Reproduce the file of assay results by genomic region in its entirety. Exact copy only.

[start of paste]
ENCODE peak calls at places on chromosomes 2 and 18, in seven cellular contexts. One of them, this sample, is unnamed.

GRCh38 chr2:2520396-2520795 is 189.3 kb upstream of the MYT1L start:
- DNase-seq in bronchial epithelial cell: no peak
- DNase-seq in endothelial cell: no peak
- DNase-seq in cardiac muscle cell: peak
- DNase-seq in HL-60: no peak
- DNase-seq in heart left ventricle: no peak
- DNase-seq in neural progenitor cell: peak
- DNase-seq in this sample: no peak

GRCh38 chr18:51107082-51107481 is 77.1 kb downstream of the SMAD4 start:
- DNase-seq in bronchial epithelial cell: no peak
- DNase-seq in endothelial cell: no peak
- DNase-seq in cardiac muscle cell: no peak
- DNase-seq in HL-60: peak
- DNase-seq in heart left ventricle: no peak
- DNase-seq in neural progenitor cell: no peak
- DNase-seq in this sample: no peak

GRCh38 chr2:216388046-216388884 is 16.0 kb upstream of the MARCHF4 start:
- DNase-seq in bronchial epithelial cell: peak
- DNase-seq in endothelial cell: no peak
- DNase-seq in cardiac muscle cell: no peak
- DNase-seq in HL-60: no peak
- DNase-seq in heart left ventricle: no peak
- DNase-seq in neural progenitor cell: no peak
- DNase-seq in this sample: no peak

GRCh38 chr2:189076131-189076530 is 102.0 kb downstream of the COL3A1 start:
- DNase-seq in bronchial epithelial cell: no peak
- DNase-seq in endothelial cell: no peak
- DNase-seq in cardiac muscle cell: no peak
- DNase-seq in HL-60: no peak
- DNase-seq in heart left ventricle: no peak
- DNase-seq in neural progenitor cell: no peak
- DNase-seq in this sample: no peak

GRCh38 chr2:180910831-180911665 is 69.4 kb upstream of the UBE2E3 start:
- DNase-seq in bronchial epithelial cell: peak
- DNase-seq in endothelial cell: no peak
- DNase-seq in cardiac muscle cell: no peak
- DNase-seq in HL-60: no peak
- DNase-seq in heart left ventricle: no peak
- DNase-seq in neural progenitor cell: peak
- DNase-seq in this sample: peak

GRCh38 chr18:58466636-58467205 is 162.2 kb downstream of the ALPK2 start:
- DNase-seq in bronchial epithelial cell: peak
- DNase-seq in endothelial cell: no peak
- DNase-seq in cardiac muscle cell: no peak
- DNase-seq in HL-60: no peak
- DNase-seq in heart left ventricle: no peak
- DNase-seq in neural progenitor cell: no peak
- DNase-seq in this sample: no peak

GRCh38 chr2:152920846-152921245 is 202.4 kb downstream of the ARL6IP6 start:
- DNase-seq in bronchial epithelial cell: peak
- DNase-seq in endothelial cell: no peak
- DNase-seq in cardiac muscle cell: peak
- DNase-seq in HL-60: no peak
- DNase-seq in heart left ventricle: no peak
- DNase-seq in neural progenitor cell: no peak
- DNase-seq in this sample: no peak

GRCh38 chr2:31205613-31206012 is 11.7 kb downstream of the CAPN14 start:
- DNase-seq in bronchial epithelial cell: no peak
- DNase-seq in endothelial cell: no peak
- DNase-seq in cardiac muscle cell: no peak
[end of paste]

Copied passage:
ENCODE peak calls at places on chromosomes 2 and 18, in seven cellular contexts. One of them, this sample, is unnamed.

GRCh38 chr2:2520396-2520795 is 189.3 kb upstream of the MYT1L start:
- DNase-seq in bronchial epithelial cell: no peak
- DNase-seq in endothelial cell: no peak
- DNase-seq in cardiac muscle cell: peak
- DNase-seq in HL-60: no peak
- DNase-seq in heart left ventricle: no peak
- DNase-seq in neural progenitor cell: peak
- DNase-seq in this sample: no peak

GRCh38 chr18:51107082-51107481 is 77.1 kb downstream of the SMAD4 start:
- DNase-seq in bronchial epithelial cell: no peak
- DNase-seq in endothelial cell: no peak
- DNase-seq in cardiac muscle cell: no peak
- DNase-seq in HL-60: peak
- DNase-seq in heart left ventricle: no peak
- DNase-seq in neural progenitor cell: no peak
- DNase-seq in this sample: no peak

GRCh38 chr2:216388046-216388884 is 16.0 kb upstream of the MARCHF4 start:
- DNase-seq in bronchial epithelial cell: peak
- DNase-seq in endothelial cell: no peak
- DNase-seq in cardiac muscle cell: no peak
- DNase-seq in HL-60: no peak
- DNase-seq in heart left ventricle: no peak
- DNase-seq in neural progenitor cell: no peak
- DNase-seq in this sample: no peak

GRCh38 chr2:189076131-189076530 is 102.0 kb downstream of the COL3A1 start:
- DNase-seq in bronchial epithelial cell: no peak
- DNase-seq in endothelial cell: no peak
- DNase-seq in cardiac muscle cell: no peak
- DNase-seq in HL-60: no peak
- DNase-seq in heart left ventricle: no peak
- DNase-seq in neural progenitor cell: no peak
- DNase-seq in this sample: no peak

GRCh38 chr2:180910831-180911665 is 69.4 kb upstream of the UBE2E3 start:
- DNase-seq in bronchial epithelial cell: peak
- DNase-seq in endothelial cell: no peak
- DNase-seq in cardiac muscle cell: no peak
- DNase-seq in HL-60: no peak
- DNase-seq in heart left ventricle: no peak
- DNase-seq in neural progenitor cell: peak
- DNase-seq in this sample: peak

GRCh38 chr18:58466636-58467205 is 162.2 kb downstream of the ALPK2 start:
- DNase-seq in bronchial epithelial cell: peak
- DNase-seq in endothelial cell: no peak
- DNase-seq in cardiac muscle cell: no peak
- DNase-seq in HL-60: no peak
- DNase-seq in heart left ventricle: no peak
- DNase-seq in neural progenitor cell: no peak
- DNase-seq in this sample: no peak

GRCh38 chr2:152920846-152921245 is 202.4 kb downstream of the ARL6IP6 start:
- DNase-seq in bronchial epithelial cell: peak
- DNase-seq in endothelial cell: no peak
- DNase-seq in cardiac muscle cell: peak
- DNase-seq in HL-60: no peak
- DNase-seq in heart left ventricle: no peak
- DNase-seq in neural progenitor cell: no peak
- DNase-seq in this sample: no peak

GRCh38 chr2:31205613-31206012 is 11.7 kb downstream of the CAPN14 start:
- DNase-seq in bronchial epithelial cell: no peak
- DNase-seq in endothelial cell: no peak
- DNase-seq in cardiac muscle cell: no peak